Transcripts (31)

Alexander Main and Edith Simcox: The Passionate Worshipers

Criminalia

  • 16 views
  • 6 days ago
  • 33:50

Mary Ann Evans, better known under the pseudonym George Eliot (1819-1880), was a major Victorian novelist and poet. As her popularity grew, so did her admirers.  Two in particular - Alexander Main and Edith Simcox - started to cross the line as far as “passionate devotion.”  One sent numerous gushy letters. Another recorded her unreciprocated love for the novelist in a secret journal. Both made George Eliot pretty uncomfortable.

Georgiana Fane: “The High Society Stalker”

Criminalia

  • 16 views
  • 13 days ago
  • 33:04

Georgiana Fane (1801-1874) was an English heiress, most famously known for being featured in a portrait as a peasant girl (painted by Sir Thomas Lawrence). She also gained a reputation for her harassing pursuits of the Duke of Wellington. From what once was a secretive love affair, Georgiana’s later threats and angry letters turned out to be more than the Duke bargained for.

Léa-Anna B.: King George V’s Admirer

Criminalia

  • 23 views
  • 20 days ago
  • 28:34

Holly and Maria continue the topic of erotomania this week with the story of Léa-Anna B. Léa-Anna B. is best known for stalking England’s George V.  Criminalia’s two co-hosts cover everything about the delusional disorder, from the curtain “messages” that Léa-Anna B. thought were from the king, to learning about who clarified the term (psychiatrist Gaëtan Gatian de Clérambault).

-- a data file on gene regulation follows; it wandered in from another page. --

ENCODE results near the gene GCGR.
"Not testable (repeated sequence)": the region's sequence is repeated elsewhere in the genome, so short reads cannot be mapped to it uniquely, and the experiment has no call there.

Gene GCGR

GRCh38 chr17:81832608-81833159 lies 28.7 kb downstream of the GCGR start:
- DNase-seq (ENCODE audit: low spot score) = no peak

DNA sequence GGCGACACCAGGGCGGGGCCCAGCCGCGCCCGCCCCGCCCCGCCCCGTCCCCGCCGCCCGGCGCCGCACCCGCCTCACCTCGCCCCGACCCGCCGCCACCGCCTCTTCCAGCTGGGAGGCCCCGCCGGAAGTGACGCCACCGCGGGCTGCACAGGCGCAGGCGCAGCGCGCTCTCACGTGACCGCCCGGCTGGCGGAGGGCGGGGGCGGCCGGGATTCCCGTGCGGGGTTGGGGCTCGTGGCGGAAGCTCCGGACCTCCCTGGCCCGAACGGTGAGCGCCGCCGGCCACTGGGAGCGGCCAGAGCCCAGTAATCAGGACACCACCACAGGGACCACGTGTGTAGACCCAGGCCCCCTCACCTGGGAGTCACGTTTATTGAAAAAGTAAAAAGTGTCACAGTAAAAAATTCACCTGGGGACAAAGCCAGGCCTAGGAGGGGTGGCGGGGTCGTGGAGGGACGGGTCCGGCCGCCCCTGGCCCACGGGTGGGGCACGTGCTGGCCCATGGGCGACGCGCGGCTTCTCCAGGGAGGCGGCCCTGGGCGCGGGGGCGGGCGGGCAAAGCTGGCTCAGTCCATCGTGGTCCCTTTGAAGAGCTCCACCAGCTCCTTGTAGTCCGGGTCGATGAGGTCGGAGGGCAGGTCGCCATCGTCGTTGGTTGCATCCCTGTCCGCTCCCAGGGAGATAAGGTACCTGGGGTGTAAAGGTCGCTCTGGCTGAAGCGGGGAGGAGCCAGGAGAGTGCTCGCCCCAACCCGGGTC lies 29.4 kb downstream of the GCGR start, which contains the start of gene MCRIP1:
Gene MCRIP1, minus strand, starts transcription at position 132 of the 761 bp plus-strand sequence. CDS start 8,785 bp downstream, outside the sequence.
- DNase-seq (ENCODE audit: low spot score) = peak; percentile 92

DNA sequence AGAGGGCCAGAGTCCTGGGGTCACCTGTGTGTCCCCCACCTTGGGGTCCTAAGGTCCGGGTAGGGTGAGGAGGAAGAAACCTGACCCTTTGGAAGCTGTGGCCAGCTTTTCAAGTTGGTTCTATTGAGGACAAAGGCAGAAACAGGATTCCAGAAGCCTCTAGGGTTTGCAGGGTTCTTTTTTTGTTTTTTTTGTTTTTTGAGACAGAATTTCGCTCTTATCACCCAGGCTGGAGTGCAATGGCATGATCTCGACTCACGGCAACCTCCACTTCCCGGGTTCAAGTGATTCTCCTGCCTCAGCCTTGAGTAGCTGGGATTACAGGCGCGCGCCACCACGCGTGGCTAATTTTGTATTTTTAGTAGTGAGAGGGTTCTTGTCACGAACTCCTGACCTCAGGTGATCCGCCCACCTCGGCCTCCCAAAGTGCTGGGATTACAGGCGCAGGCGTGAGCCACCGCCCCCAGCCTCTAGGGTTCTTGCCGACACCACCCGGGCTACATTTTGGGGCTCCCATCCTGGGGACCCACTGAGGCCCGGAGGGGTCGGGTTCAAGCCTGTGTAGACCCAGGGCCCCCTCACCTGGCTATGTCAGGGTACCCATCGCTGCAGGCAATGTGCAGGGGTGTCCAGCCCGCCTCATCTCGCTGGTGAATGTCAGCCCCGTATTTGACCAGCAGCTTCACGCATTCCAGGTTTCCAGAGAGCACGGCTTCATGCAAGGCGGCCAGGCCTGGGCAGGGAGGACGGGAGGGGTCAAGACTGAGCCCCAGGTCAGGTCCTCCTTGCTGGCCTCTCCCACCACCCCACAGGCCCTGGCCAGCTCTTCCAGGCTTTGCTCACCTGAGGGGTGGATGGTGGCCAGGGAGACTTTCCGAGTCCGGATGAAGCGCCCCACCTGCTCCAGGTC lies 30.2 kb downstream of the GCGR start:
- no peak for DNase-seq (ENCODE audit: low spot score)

Erotomania: Stalking for Love

Criminalia

  • 29 views
  • 24 days ago
  • 20:22

Surprise - Criminalia is back again this week with a bonus episode!  Erotomania is a condition where someone obsessively believes a person is in love with him or her.  From outlining movie examples to providing tips on how to approach such a stalker, co hosts Holly and Maria explain the term: just in time for Valentine’s Day.

Edward Jones: “The First Celebrity Stalker”

Criminalia

  • 34 views
  • 27 days ago
  • 30:25

Edward Jones (1824-1893) as a teenager became best known for stalking Britain’s Queen Victoria during the 1800s. “The boy Jones” made numerous (successful) attempts at sneaking into the official residency of the Queen. Though each of the teen’s “visits” turned out to be harmless, overtime, the monarchy was not amused.